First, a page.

In reading back over this series on contest entries, it strikes me that I might have been a trifle harsh on contest judges throughout. I’m sure that there are many who don’t transmogrify into fire-breathing dragons while they are screening entries. Many do, however, and my underlying point is that as a contest entrant, you can never be sure which kind, dragon or book-lover, will end up judging your manuscript.
Best to be on the safe side. If for even a second between now and when you mail off your entry, you find yourself asking, “Hm, I wonder if I can deviate from standard format and/or contest requirements here, just a little?” I beg of you to imagine your contest fairy godmother standing beside your computer with a magic wand. Okay, got that image firmly in mind? Now, ask the question about whether you can fudge just a little again — and picture that wand descending upon your mouse hand, smacking it before you can make the rule-bending change.
Listen to that rule-mongering fairy godmother. She will keep you out of trouble.
Of course, there are many criteria over and above mere following of rules that judges use to rate entries, but unfortunately, I don’t have time to go over all of them between now and the PNWA contest deadline. So here comes the streamlined version: today, I want to give you a quick overview of the category in which most entries lose points, Presentation.
Presentation is more than how a manuscript looks on a page; it is also the category is where questions of continuity and coherence are rated. Continuity covers two major issues, consistency (on all levels, from tone to what the protagonist’s sister is called by intimates) and flow. Does the argument unfold in the manner it should, or does it stop cold from time to time?
Here again, a pair of outside eyes screening your entry for continuity problems can be extremely helpful. And just look at that calendar: if you hopped to it right now, I’ll bet you could rustle up some kind first reader to check your entry for continuity within the next week.
Coherence is also an easy one to double-check before submitting an entry: just have someone who knows nothing about the story you are telling read through the entry. Then have this generous friend tell the story back to you.
If any of the essentials come back to you garbled (or worse, missing), there are probably some coherence problems in the entry. Or the person you asked has serious recall problems. Since the deadline is less than a week away, assume the former, and revise until all is clear.
95% of the time, coherence issues stem from the enthusiasm of the writer. The writer so longs to convey the story or the argument to the reader that he rushes on, willy-nilly, all caught up in the momentum of communication, flying over the details of complex human interactions in sentences that even Ernest Hemingway would have thought over-terse.
Tight pacing is great, but all too often, explanation — and yes, even meaning — can fall along the wayside. Slow down and tell the story in full. Judges feel bad subtracting points from such entries, because the writer’s passion for the material comes through so clearly, but subtract they must.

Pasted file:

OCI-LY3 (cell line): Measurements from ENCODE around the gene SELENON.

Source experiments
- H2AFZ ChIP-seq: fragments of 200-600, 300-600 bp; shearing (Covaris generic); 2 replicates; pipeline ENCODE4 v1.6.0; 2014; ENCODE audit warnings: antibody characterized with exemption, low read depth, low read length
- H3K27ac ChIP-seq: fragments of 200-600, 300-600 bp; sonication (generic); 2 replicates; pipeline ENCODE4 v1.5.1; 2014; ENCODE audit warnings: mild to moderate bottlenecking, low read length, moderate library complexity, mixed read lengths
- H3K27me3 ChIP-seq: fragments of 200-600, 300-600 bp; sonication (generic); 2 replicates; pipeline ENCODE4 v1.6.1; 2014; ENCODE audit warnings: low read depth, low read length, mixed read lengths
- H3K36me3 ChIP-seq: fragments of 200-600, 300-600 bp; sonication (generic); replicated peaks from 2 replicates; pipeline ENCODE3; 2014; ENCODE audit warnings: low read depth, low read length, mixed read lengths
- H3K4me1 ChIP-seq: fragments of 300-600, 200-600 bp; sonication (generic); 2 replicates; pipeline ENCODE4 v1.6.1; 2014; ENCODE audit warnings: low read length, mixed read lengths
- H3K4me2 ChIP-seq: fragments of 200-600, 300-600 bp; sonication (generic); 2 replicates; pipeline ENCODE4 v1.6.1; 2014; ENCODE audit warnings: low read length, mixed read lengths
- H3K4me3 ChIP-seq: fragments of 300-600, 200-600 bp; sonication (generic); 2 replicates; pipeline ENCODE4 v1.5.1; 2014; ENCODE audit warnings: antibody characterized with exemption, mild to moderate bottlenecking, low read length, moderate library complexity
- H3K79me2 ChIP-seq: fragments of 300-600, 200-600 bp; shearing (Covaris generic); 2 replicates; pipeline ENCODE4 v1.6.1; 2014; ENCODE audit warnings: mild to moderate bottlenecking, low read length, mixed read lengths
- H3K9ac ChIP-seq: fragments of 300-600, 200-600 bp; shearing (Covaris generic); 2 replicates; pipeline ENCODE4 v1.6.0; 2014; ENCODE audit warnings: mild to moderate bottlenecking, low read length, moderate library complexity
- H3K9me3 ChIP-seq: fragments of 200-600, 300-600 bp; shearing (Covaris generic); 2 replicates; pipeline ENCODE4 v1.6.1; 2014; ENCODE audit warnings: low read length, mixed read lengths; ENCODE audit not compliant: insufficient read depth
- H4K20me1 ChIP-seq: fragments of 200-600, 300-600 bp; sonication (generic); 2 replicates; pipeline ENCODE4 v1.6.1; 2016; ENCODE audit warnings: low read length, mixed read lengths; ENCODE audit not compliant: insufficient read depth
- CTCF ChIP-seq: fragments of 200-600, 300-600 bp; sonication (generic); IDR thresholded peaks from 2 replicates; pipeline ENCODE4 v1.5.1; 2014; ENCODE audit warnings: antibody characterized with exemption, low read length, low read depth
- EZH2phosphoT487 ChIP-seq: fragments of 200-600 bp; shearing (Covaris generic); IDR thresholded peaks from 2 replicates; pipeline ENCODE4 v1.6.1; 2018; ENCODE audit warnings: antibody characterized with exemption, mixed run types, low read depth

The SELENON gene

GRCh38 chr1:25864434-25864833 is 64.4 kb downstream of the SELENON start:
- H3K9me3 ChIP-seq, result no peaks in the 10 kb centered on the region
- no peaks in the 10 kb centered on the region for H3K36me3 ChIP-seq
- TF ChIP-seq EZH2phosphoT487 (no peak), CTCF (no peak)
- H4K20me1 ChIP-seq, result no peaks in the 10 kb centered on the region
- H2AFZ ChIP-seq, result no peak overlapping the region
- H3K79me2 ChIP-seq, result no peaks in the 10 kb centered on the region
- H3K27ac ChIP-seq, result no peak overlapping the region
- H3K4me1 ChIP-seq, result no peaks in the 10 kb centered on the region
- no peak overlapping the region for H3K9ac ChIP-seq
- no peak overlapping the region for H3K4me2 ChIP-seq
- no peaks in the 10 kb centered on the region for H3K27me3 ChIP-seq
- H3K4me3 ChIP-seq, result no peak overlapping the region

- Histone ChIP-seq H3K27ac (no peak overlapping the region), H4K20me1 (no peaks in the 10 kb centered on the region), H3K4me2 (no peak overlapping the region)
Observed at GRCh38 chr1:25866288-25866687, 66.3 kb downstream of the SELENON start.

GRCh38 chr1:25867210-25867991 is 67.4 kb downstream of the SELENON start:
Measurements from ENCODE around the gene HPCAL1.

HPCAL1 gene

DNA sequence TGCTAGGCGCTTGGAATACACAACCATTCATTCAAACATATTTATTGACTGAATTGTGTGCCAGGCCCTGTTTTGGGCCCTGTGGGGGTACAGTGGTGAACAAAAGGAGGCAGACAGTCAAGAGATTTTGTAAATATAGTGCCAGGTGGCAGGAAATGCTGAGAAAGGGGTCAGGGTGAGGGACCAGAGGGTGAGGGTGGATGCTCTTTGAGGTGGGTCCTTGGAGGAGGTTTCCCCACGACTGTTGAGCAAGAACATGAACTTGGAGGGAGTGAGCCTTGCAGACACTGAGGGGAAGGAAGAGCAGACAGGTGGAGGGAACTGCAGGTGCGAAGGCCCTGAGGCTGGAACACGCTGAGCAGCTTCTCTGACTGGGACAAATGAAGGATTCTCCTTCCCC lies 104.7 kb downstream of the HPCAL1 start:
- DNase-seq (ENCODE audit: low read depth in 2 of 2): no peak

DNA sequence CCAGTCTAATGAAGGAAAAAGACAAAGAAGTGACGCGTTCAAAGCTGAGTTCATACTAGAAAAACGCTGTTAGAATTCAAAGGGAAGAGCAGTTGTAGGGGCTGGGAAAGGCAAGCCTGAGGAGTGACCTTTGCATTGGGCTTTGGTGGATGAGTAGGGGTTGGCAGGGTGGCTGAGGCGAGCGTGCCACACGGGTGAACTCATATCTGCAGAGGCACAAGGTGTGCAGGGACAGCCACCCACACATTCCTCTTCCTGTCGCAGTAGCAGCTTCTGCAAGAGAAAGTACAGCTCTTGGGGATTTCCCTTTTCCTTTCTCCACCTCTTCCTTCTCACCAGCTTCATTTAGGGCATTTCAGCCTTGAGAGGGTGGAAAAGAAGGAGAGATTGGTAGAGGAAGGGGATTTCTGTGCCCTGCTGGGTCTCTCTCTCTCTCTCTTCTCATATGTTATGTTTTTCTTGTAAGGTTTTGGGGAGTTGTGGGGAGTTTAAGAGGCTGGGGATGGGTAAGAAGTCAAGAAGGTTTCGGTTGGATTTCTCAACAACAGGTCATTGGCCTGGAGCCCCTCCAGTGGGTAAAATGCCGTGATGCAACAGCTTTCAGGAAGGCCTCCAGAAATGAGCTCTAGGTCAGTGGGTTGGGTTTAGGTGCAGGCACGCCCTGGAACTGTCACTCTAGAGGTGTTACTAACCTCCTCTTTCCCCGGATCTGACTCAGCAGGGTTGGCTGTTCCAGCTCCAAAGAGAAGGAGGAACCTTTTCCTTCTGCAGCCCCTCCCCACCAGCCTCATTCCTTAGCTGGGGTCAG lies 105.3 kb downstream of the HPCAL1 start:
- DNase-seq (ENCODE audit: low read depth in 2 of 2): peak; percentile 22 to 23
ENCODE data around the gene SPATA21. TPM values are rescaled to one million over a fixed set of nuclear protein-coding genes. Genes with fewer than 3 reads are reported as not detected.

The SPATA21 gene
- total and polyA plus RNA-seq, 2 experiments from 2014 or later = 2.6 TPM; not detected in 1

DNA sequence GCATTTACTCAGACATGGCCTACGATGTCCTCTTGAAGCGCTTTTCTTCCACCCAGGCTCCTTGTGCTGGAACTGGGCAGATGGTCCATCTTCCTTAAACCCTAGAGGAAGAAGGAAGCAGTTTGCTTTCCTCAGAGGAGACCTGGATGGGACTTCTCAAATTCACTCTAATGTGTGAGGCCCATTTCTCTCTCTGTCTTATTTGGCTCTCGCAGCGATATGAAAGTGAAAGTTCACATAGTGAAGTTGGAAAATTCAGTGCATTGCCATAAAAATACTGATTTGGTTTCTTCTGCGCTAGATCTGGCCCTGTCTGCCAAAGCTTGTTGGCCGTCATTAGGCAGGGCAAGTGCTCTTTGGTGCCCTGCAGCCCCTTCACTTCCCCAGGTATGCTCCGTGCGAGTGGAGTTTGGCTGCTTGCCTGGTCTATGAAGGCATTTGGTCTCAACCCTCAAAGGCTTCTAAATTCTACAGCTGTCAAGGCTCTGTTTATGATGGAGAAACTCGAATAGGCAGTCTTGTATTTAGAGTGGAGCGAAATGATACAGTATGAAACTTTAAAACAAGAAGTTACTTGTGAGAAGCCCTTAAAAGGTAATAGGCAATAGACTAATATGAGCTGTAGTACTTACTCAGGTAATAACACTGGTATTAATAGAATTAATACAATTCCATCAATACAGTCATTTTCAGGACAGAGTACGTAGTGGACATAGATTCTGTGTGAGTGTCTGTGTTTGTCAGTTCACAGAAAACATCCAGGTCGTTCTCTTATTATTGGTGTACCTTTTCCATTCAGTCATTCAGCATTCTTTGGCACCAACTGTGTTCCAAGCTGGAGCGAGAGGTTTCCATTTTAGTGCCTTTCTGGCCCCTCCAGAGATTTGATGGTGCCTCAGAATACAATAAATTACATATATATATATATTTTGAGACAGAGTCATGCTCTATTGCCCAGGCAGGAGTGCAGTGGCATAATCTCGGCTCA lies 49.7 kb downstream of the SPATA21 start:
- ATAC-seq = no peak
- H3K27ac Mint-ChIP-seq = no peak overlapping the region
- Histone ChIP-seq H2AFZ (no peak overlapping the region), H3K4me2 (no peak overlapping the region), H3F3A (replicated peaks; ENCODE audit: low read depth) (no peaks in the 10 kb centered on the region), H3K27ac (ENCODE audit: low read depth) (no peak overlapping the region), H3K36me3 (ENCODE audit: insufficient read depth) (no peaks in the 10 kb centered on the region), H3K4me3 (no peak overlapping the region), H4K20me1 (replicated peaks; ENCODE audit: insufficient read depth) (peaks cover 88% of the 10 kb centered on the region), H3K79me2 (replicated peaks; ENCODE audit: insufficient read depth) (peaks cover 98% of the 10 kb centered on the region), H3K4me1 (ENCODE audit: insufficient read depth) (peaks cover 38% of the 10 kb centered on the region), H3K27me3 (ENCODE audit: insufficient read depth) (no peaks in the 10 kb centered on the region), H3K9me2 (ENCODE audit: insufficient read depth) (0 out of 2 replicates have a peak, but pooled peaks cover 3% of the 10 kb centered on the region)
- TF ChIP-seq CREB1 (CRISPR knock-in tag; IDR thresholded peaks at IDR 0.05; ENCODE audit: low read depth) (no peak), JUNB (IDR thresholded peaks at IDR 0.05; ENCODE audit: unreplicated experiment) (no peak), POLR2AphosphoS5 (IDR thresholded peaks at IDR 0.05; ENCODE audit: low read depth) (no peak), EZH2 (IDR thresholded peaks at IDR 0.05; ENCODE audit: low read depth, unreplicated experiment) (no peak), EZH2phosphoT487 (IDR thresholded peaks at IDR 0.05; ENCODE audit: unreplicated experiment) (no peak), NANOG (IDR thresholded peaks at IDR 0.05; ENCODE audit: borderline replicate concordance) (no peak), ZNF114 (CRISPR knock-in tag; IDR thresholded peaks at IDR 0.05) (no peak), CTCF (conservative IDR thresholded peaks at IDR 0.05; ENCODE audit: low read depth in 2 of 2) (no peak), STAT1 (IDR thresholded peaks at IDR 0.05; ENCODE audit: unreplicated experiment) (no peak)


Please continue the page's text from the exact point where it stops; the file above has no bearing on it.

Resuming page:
Seriously. This problem is generally listed on the scoring sheet.
Pages stuffed with jargon almost invariably end up with low Presentation scores as well, which surprises many entrants. This is a coherence issue. Yes, it is wonderful when you can present people in a field as they talk in real life, but as the author, it’s your job to make sure they are comprehensible to the lay reader. If not, the reader has to spend additional time on each jargon-ridden sentence, trying to figure out from context what those bizarre phrases could possibly mean.
Within the context of a contest entry, every extra second spent in translation will be costly to your Presentation score.
So define your terms, in as un-pedantic a way as possible. Provide subtitles, if you absolutely must. Think about it: Anthony Burgess’ A CLOCKWORK ORANGE would have been well-nigh incomprehensible without the glossary in the back, wouldn’t it?
And please don’t tumble into the extremely common mistake of thinking that using lots of jargon or hugely long words will make the book come across as smarter. In the vast majority of case, it doesn’t; it only renders it harder to read. (And never, ever, EVER use a word in an entry unless you are POSITIVE of its definition and correct use. As any contest judge can tell you, many an otherwise fine entry has lost valuable Presentation points through an obviously ill-informed use of a thesaurus.)
Actually, amongst the well-read, being able to convey the sense of a difficult concept in simple language tend to be regarded as a virtuoso stunt. Judges — yes, and most agents and editors, too — are generally quite aware that it is significantly harder to describe a complex process in simple terms than in obscure ones. The appeal of Stephen Hawking’s A BRIEF HISTORY OF TIME, for instance, was not merely the platform of the writer, which is undoubtedly impressive, but the fact that he was able to describe theoretical physics in layman’s language.